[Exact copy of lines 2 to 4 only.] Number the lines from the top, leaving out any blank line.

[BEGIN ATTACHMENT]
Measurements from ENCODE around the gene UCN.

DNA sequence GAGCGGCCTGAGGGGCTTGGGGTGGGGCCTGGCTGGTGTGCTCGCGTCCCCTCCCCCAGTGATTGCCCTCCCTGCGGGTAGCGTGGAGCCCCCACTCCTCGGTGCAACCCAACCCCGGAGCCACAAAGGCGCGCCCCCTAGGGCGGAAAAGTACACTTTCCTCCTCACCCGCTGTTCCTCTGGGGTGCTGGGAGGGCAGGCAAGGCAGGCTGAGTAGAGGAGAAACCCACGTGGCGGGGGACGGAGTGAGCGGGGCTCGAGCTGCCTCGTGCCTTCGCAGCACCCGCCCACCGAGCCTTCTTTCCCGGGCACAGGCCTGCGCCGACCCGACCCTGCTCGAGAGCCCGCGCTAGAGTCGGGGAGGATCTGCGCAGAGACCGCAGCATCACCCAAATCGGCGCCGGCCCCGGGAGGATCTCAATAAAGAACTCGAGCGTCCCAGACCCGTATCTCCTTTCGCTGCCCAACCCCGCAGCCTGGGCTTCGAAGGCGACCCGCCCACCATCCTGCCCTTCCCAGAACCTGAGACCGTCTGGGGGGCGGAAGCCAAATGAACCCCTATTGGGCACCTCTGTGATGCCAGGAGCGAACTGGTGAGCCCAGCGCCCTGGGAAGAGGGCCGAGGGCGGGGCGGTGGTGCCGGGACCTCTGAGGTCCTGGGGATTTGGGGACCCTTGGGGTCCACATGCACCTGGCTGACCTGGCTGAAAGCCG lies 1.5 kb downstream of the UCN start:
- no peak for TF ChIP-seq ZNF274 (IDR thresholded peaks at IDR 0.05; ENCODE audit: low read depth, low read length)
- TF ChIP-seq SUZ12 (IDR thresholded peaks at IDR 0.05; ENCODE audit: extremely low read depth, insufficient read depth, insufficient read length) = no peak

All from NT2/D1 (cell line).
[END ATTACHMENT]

DNA sequence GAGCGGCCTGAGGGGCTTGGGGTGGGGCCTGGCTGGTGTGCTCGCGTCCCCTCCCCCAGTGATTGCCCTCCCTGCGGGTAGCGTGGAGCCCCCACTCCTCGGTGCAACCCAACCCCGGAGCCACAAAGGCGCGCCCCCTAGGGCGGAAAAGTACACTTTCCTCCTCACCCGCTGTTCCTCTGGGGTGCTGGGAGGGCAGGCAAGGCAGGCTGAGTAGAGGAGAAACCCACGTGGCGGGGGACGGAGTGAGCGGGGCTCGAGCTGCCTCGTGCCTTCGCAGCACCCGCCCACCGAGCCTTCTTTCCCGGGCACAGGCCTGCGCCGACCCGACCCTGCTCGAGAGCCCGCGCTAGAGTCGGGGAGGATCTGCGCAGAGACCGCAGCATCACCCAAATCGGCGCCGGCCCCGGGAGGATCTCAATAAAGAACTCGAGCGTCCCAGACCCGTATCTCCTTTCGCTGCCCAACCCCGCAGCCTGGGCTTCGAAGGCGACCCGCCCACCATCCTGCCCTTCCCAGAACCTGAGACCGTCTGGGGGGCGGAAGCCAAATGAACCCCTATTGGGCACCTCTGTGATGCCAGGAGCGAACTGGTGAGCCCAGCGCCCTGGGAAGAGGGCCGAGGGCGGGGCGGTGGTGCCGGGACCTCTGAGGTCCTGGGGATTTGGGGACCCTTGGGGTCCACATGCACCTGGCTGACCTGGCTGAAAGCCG lies 1.5 kb downstream of the UCN start:
- no peak for TF ChIP-seq ZNF274 (IDR thresholded peaks at IDR 0.05; ENCODE audit: low read depth, low read length)
- TF ChIP-seq SUZ12 (IDR thresholded peaks at IDR 0.05; ENCODE audit: extremely low read depth, insufficient read depth, insufficient read length) = no peak